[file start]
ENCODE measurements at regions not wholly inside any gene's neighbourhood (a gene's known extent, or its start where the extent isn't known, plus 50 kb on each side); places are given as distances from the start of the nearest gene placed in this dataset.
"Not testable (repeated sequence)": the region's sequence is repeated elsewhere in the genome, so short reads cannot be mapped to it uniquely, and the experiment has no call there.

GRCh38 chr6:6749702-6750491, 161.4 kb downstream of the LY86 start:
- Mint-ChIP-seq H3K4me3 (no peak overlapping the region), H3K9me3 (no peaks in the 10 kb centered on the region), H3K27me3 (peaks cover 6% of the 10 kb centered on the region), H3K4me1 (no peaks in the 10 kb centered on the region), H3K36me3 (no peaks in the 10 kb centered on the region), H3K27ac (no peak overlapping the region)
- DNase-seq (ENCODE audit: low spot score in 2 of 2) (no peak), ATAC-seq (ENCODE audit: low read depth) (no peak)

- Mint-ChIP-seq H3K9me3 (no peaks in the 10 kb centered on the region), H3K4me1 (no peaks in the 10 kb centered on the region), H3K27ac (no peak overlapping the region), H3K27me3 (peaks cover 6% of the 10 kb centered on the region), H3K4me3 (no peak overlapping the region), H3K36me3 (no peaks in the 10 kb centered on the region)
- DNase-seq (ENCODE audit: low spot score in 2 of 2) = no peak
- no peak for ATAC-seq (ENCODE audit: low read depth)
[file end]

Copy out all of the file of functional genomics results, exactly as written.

ENCODE measurements at regions not wholly inside any gene's neighbourhood (a gene's known extent, or its start where the extent isn't known, plus 50 kb on each side); places are given as distances from the start of the nearest gene placed in this dataset.
"Not testable (repeated sequence)": the region's sequence is repeated elsewhere in the genome, so short reads cannot be mapped to it uniquely, and the experiment has no call there.

GRCh38 chr6:6749702-6750491, 161.4 kb downstream of the LY86 start:
- Mint-ChIP-seq H3K4me3 (no peak overlapping the region), H3K9me3 (no peaks in the 10 kb centered on the region), H3K27me3 (peaks cover 6% of the 10 kb centered on the region), H3K4me1 (no peaks in the 10 kb centered on the region), H3K36me3 (no peaks in the 10 kb centered on the region), H3K27ac (no peak overlapping the region)
- DNase-seq (ENCODE audit: low spot score in 2 of 2) (no peak), ATAC-seq (ENCODE audit: low read depth) (no peak)

- Mint-ChIP-seq H3K9me3 (no peaks in the 10 kb centered on the region), H3K4me1 (no peaks in the 10 kb centered on the region), H3K27ac (no peak overlapping the region), H3K27me3 (peaks cover 6% of the 10 kb centered on the region), H3K4me3 (no peak overlapping the region), H3K36me3 (no peaks in the 10 kb centered on the region)
- DNase-seq (ENCODE audit: low spot score in 2 of 2) = no peak
- no peak for ATAC-seq (ENCODE audit: low read depth)